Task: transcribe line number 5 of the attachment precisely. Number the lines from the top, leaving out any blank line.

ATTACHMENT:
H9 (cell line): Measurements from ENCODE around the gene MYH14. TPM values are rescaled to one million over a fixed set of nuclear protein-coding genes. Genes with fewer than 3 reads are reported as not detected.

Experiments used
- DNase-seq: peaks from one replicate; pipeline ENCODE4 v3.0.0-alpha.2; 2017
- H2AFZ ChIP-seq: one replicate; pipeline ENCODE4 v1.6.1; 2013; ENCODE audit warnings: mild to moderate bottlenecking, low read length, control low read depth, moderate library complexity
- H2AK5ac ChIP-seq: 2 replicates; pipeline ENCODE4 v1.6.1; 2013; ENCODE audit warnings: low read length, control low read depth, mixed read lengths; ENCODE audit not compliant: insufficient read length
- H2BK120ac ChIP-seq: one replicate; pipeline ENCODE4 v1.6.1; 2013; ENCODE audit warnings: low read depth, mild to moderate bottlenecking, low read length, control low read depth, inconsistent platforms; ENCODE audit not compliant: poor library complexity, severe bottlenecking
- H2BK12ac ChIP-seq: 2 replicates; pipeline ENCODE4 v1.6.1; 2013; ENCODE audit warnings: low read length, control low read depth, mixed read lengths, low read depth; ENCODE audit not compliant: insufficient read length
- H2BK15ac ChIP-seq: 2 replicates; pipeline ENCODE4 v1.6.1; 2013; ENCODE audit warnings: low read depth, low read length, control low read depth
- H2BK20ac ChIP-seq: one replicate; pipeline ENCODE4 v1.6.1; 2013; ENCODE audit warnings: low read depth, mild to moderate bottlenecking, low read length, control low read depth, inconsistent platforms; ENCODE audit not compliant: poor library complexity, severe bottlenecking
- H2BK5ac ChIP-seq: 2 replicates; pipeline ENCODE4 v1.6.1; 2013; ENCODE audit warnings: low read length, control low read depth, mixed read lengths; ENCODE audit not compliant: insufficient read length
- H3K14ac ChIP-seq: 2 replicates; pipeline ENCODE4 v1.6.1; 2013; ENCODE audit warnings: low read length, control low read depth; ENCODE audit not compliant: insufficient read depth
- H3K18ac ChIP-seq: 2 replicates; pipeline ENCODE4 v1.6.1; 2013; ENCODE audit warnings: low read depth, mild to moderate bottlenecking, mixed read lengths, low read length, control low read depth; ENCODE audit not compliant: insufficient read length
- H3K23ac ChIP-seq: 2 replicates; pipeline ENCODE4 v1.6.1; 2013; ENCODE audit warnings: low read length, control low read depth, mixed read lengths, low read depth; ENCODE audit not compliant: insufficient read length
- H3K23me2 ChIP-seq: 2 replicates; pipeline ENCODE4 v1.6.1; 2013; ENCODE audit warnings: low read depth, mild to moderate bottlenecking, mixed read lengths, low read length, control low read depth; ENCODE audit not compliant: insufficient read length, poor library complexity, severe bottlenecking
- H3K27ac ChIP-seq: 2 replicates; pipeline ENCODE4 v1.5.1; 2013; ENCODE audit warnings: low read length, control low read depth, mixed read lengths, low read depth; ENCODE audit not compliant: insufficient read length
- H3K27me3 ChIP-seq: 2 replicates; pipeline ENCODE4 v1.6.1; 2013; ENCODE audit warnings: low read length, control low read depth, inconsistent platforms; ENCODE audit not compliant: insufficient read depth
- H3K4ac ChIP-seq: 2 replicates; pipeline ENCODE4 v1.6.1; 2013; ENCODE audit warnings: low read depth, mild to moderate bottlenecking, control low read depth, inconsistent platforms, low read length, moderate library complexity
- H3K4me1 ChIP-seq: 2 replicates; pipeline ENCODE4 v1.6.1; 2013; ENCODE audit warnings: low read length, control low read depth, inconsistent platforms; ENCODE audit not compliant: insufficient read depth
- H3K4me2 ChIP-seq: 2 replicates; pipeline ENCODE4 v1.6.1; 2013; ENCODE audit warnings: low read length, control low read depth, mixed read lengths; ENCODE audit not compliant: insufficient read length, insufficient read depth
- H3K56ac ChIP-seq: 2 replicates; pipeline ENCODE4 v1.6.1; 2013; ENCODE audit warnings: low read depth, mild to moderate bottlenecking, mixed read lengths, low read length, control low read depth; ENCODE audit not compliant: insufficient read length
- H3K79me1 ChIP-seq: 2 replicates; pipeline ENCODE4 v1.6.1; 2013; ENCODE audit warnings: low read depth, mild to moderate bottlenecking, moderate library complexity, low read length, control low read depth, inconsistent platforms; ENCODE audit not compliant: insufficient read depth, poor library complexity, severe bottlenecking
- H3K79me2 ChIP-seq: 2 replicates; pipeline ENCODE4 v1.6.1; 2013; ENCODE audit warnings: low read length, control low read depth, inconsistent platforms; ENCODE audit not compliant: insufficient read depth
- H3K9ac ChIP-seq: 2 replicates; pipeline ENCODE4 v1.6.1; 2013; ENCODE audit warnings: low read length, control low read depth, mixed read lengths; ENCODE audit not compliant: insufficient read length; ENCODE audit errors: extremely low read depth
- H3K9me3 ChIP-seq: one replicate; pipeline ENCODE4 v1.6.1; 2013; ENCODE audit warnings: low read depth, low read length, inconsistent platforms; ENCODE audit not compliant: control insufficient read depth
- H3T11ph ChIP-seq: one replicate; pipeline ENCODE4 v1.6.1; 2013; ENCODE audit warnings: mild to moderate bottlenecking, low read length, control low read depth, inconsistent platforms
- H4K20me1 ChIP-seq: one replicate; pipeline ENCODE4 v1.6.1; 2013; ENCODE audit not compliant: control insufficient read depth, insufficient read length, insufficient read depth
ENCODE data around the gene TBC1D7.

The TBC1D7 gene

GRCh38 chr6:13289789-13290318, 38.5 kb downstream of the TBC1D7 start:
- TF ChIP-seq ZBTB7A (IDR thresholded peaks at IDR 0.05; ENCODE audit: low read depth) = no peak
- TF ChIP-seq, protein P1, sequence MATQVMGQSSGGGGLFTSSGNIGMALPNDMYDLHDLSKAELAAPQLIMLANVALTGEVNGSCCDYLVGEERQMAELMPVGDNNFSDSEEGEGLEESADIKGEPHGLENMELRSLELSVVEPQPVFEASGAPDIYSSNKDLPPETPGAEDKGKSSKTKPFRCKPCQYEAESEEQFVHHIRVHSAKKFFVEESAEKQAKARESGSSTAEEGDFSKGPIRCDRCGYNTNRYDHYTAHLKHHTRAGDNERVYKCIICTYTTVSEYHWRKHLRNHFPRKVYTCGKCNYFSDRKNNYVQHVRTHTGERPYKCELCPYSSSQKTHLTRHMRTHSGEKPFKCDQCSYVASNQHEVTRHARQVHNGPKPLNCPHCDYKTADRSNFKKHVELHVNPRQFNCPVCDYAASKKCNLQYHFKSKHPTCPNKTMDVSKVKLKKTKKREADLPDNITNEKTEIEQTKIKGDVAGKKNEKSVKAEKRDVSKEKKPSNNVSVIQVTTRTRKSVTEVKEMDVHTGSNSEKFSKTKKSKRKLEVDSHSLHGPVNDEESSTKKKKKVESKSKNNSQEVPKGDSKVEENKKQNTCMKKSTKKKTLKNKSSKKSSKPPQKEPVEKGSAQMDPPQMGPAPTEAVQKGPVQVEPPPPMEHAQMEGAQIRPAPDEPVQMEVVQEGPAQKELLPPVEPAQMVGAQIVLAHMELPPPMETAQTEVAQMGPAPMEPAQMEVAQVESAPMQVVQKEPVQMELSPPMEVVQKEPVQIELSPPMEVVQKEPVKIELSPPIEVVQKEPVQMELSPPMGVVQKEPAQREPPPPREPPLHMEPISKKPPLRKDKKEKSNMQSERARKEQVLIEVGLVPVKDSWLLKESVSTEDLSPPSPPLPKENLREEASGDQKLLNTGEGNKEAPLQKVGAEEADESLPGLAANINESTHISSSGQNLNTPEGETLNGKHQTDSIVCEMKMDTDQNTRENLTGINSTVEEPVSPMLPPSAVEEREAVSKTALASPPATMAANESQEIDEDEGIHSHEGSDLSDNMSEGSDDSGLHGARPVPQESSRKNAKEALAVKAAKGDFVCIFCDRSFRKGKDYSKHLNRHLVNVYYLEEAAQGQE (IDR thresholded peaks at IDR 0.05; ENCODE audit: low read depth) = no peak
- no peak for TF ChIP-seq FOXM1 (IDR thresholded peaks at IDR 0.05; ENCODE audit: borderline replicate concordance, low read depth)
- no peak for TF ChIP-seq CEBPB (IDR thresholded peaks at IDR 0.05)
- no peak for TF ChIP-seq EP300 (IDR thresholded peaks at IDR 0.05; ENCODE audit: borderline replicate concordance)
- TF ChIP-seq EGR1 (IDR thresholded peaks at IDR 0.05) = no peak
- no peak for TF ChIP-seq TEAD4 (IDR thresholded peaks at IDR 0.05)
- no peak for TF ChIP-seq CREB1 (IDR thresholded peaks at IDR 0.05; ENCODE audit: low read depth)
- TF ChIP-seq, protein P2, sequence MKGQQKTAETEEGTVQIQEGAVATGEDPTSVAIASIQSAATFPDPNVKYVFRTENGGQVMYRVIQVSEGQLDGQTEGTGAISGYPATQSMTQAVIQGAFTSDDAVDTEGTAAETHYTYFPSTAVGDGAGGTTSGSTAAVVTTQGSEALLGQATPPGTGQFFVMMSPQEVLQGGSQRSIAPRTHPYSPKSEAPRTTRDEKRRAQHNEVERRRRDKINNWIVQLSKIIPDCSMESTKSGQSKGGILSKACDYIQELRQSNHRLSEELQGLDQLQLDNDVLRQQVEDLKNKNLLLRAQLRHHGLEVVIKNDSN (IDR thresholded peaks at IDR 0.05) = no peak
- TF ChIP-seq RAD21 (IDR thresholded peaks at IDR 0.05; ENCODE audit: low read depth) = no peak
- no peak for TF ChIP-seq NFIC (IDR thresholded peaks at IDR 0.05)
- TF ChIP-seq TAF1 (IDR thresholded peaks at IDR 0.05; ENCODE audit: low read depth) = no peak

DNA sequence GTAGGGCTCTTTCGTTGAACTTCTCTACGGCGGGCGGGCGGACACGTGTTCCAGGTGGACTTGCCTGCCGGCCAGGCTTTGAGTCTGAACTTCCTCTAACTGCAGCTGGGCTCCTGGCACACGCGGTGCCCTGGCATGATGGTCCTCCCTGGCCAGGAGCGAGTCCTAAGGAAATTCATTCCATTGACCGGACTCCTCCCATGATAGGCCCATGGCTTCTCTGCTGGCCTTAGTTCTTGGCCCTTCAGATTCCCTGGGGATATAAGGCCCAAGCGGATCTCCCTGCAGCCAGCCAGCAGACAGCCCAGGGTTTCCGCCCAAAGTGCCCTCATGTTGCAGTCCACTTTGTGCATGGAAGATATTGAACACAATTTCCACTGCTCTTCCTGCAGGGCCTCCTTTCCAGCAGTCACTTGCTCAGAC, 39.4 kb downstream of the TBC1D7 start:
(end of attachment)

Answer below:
- H2AK5ac ChIP-seq: 2 replicates; pipeline ENCODE4 v1.6.1; 2013; ENCODE audit warnings: low read length, control low read depth, mixed read lengths; ENCODE audit not compliant: insufficient read length